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This article was published 8/4/2013 (1209 days ago), so information in it may no longer be current.
TORONTO - Many of Canada's female inmates need intensive psychiatric therapy but treatment facilities are in short supply, an inquest into a teen's prison death heard Monday.
In his testimony, Dr. Olajide (Jide) Adelugba said the country's lone psychiatric prison that takes female offenders — the Regional Psychiatric Centre in Saskatoon — has only 12 beds for women.
"There are so many women who are in prison and there are so many of them who could benefit from the services we provide at RPC," Adelugba said.
"We don't have the capacity for that, so we always get the worst of the worst."
Adelugba was clinical director at RPC — the psychiatric prison operated by Correctional Service Canada — when Ashley Smith arrived in December 2006 from Nova Institution in Truro, N.S. Staff there had been unable to cope with her disruptive, self-harming behaviour.
The internationally trained psychiatrist said the teen had a severe personality disorder that left her unable to interact normally with others.
"I would say she had a serious mental illness," Adelugba testified. "While she was with us, she was perpetually in crisis."
As a result, he said, Smith "very rarely" spent time with other inmates, remaining in segregation as she had for so much of her four years in youth and adult custody.
Her disruptive, self-harming behaviour also made therapy difficult to administer, he said.
On the day she arrived on Dec. 20, 2006, Adelugba — one of seven psychiatrists at RPC — noted she wasn't suicidal, but enjoyed self-harming:
"Denies intention to hurt self," he wrote on her chart. "Says it makes her feel better."
Smith began acting out within hours of admission to the facility.
A doctor soon described her as "severely depressed (and) threatening to kill herself."
On Dec. 26, 2006, a doctor wrote: "Patient attempted to kill herself three times a few days ago. Refuses to take regular medication."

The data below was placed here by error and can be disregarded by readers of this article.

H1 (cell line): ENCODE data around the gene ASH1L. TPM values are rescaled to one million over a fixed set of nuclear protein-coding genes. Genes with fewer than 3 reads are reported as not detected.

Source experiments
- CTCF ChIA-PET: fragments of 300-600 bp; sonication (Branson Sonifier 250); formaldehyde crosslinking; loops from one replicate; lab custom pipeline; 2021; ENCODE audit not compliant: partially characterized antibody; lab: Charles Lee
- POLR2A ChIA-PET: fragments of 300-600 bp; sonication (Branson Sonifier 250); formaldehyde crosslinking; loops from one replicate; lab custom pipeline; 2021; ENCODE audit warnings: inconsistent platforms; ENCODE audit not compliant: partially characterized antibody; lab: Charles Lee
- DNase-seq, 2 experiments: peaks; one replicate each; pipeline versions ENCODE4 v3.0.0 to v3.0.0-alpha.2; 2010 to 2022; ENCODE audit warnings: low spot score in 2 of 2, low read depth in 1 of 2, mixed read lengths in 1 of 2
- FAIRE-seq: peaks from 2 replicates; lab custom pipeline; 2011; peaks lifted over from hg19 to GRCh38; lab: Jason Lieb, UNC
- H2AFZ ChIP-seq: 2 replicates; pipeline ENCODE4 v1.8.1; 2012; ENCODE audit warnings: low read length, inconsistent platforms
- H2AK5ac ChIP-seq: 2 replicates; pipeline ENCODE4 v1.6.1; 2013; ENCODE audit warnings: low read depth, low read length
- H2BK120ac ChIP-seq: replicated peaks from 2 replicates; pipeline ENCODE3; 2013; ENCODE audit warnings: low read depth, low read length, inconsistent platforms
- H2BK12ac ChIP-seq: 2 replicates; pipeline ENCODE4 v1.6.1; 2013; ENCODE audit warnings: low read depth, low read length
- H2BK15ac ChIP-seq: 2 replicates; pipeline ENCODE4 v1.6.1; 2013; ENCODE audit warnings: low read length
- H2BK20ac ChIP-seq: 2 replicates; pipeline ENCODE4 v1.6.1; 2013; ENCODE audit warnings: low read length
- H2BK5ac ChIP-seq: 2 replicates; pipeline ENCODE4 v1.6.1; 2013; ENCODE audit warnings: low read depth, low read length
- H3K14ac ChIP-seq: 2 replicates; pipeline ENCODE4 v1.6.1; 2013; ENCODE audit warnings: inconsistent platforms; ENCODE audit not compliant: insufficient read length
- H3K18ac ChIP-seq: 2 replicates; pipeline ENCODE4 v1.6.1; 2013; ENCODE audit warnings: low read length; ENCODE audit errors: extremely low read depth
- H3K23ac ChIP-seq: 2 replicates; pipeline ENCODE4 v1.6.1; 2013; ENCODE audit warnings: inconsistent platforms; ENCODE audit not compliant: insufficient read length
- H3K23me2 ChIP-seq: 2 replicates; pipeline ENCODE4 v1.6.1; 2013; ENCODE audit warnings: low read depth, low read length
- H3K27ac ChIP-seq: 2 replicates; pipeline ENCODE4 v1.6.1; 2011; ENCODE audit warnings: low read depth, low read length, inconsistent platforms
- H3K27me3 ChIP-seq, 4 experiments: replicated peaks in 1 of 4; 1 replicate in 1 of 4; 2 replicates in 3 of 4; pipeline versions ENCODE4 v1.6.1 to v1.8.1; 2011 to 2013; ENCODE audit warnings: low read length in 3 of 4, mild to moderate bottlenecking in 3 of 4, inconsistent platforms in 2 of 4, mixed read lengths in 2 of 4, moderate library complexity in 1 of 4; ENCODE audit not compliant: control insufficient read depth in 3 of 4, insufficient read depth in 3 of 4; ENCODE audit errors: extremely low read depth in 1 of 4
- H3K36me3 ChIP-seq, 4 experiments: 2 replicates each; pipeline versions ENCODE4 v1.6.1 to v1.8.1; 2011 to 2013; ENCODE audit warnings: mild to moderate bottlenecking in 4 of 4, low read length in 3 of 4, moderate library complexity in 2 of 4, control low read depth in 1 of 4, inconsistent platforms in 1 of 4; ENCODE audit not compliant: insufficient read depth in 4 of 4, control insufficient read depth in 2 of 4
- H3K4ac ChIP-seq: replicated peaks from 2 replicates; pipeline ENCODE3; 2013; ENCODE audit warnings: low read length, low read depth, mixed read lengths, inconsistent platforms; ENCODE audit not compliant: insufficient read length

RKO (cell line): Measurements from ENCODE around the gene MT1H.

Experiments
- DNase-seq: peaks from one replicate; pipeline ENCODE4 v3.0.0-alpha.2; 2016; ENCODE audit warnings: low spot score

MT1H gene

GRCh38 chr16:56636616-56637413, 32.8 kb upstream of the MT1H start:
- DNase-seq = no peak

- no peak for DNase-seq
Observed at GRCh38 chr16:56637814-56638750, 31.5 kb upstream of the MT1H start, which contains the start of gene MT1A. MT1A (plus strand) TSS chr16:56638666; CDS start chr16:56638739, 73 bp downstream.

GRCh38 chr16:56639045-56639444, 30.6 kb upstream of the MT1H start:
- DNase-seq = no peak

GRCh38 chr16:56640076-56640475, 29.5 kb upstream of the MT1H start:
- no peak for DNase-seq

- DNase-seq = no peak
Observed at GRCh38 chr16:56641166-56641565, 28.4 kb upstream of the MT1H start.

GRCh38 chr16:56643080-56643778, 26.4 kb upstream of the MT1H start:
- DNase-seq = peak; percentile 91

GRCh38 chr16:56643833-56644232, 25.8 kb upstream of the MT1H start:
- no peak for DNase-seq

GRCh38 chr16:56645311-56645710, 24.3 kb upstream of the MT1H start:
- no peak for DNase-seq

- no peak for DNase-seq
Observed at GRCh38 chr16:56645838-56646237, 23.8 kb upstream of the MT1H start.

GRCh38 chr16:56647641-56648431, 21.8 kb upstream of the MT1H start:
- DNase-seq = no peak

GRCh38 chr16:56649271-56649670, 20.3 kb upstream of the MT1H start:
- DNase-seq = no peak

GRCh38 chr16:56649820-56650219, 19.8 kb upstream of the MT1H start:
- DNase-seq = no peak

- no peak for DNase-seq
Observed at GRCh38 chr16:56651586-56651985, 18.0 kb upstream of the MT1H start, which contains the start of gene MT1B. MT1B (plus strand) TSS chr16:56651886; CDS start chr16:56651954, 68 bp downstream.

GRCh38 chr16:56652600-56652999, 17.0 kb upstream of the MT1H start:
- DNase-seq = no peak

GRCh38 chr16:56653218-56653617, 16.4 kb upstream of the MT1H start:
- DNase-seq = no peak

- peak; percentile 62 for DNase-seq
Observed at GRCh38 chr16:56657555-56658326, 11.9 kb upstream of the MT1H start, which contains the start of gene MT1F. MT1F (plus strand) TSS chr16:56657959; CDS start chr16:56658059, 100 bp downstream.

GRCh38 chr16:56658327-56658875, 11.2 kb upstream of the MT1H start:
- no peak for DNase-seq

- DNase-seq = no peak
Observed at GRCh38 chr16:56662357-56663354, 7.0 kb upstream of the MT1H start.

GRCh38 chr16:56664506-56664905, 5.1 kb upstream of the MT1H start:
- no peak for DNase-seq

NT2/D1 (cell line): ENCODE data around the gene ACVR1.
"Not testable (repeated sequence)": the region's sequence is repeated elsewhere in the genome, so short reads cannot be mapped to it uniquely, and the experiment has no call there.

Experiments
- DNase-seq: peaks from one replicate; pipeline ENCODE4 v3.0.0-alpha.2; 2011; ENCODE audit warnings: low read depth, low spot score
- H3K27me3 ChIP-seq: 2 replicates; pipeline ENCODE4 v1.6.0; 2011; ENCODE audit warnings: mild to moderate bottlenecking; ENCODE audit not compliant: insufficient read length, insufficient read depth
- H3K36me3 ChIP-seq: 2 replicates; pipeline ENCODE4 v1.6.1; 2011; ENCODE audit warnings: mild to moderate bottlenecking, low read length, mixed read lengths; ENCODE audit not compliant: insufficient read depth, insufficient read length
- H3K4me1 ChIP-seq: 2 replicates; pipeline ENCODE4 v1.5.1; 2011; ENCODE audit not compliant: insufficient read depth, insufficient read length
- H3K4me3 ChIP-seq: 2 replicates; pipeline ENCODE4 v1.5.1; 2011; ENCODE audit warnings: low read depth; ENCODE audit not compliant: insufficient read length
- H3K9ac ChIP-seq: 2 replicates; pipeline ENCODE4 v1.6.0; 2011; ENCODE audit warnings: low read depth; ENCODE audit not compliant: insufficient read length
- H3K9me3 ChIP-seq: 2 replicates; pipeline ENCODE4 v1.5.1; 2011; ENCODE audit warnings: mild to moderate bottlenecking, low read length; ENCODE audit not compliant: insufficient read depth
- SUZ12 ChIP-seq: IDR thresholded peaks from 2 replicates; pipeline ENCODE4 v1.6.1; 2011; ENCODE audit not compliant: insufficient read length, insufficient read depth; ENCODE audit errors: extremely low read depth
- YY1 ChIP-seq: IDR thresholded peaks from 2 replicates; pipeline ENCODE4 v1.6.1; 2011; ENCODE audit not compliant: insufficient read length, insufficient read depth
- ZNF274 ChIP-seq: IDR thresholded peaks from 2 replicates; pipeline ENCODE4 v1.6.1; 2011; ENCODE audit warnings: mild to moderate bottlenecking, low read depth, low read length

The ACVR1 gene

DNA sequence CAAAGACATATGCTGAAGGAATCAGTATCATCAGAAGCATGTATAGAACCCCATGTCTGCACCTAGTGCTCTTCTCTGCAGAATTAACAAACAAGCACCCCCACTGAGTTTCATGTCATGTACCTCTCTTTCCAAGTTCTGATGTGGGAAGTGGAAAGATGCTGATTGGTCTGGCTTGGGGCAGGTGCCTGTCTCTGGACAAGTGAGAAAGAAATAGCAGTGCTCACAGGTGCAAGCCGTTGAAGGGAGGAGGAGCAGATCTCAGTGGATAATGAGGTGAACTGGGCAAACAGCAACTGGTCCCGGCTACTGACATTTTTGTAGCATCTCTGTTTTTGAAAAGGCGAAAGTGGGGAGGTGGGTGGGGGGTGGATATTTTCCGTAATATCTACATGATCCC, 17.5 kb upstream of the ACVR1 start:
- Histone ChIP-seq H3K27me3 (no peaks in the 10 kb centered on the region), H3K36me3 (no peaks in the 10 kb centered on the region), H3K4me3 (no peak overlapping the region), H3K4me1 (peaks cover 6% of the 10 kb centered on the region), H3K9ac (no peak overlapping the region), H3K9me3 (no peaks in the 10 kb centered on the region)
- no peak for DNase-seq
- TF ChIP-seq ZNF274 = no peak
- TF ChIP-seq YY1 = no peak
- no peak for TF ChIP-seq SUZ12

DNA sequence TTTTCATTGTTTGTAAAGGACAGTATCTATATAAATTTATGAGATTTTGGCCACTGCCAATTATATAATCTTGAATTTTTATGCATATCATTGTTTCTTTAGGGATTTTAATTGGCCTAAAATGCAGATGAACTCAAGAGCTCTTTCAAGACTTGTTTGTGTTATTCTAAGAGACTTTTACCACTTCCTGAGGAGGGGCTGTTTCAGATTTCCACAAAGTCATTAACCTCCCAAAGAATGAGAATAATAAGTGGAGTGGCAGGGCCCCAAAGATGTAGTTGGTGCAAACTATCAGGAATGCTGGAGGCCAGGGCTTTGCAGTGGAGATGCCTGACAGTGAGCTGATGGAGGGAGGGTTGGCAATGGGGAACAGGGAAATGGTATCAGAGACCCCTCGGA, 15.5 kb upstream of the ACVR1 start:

Smith smeared feces on her clothes and windows and seemed to be "enjoying" her behaviour," Adelugba noted.
"She thought it was all a big joke," Adelugba testified.
At times, the teen would act appropriately, but quickly regressed, requiring staff to physically restrain her. She was also put on a cocktail of various anti-psychotic and other medications.
"I may decide to be bad any time," Smith said at one point.
Because they feared she would kill herself or hurt others, RPC psychiatrists felt compelled to certify Smith under the provincial mental health act, meaning they could treat her involuntarily.
Adelugba said he didn't give Smith much psychotherapy himself because that was the role of psychologists. He did, however, talk to her at times when she was suicidal.
"Says she likes the feeling she gets from choking herself — the dizziness," Adelugba noted.
Jurors also saw Adelugba's notes related to Smith's allegation a supervising guard had assaulted her in her cell.
"He grabbed me on the hair to lift me up and onto the bed," Smith told Adelugba, adding it was very painful.
"You should behave yourself. I am sick of this," she said the guard, John Tarala, told her.
Adelugba took the complaint seriously, immediately investigating and notifying other senior RPC staff. Tarala would lose his job but was later acquitted of criminal assault.
Adelugba said he initially did not consider transferring Smith, saying there was "no need" to think about that.
He was also adamant any move could only be to a treatment centre, not a prison.
As a result of the incident, and barely four months after arriving at RPC, Smith was put on a plane to a treatment facility in Montreal — apparently a decision made at national headquarters.
After more than a dozen further transfers, she ended up at a prison in Kitchener, Ont., where she choked herself to death in her segregation cell in October 2007. She was 19.
Adelugba is expected to testify for another day or two.